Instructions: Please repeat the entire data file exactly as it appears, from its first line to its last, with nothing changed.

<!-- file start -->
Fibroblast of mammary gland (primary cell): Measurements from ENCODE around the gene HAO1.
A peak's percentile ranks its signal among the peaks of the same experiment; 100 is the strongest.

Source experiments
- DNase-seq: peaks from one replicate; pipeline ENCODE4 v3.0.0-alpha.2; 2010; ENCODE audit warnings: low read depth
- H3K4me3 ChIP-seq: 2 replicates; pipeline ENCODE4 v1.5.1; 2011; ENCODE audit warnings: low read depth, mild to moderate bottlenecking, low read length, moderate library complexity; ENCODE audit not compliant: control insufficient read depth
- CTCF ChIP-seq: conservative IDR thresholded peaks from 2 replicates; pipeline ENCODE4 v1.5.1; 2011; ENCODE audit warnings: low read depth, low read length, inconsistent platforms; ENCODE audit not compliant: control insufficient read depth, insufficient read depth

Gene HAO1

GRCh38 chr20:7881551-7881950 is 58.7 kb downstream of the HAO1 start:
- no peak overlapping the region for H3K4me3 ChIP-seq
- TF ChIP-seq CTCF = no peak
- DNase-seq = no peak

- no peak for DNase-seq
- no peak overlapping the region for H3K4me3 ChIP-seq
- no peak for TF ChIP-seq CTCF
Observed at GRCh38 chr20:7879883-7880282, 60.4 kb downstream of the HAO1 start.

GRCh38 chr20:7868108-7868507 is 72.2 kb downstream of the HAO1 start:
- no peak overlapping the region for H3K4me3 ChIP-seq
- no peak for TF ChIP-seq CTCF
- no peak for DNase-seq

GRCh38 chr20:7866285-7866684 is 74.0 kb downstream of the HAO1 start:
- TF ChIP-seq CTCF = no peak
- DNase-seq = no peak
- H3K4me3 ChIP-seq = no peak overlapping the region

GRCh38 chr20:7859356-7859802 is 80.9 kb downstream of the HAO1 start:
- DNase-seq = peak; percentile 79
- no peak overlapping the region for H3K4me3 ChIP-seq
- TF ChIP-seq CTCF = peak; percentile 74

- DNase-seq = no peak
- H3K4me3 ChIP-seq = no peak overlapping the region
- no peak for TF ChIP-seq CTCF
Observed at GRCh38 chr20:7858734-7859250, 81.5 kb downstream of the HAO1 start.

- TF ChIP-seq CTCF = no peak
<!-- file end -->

Fibroblast of mammary gland (primary cell): Measurements from ENCODE around the gene HAO1.
A peak's percentile ranks its signal among the peaks of the same experiment; 100 is the strongest.

Source experiments
- DNase-seq: peaks from one replicate; pipeline ENCODE4 v3.0.0-alpha.2; 2010; ENCODE audit warnings: low read depth
- H3K4me3 ChIP-seq: 2 replicates; pipeline ENCODE4 v1.5.1; 2011; ENCODE audit warnings: low read depth, mild to moderate bottlenecking, low read length, moderate library complexity; ENCODE audit not compliant: control insufficient read depth
- CTCF ChIP-seq: conservative IDR thresholded peaks from 2 replicates; pipeline ENCODE4 v1.5.1; 2011; ENCODE audit warnings: low read depth, low read length, inconsistent platforms; ENCODE audit not compliant: control insufficient read depth, insufficient read depth

Gene HAO1

GRCh38 chr20:7881551-7881950 is 58.7 kb downstream of the HAO1 start:
- no peak overlapping the region for H3K4me3 ChIP-seq
- TF ChIP-seq CTCF = no peak
- DNase-seq = no peak

- no peak for DNase-seq
- no peak overlapping the region for H3K4me3 ChIP-seq
- no peak for TF ChIP-seq CTCF
Observed at GRCh38 chr20:7879883-7880282, 60.4 kb downstream of the HAO1 start.

GRCh38 chr20:7868108-7868507 is 72.2 kb downstream of the HAO1 start:
- no peak overlapping the region for H3K4me3 ChIP-seq
- no peak for TF ChIP-seq CTCF
- no peak for DNase-seq

GRCh38 chr20:7866285-7866684 is 74.0 kb downstream of the HAO1 start:
- TF ChIP-seq CTCF = no peak
- DNase-seq = no peak
- H3K4me3 ChIP-seq = no peak overlapping the region

GRCh38 chr20:7859356-7859802 is 80.9 kb downstream of the HAO1 start:
- DNase-seq = peak; percentile 79
- no peak overlapping the region for H3K4me3 ChIP-seq
- TF ChIP-seq CTCF = peak; percentile 74

- DNase-seq = no peak
- H3K4me3 ChIP-seq = no peak overlapping the region
- no peak for TF ChIP-seq CTCF
Observed at GRCh38 chr20:7858734-7859250, 81.5 kb downstream of the HAO1 start.

- TF ChIP-seq CTCF = no peak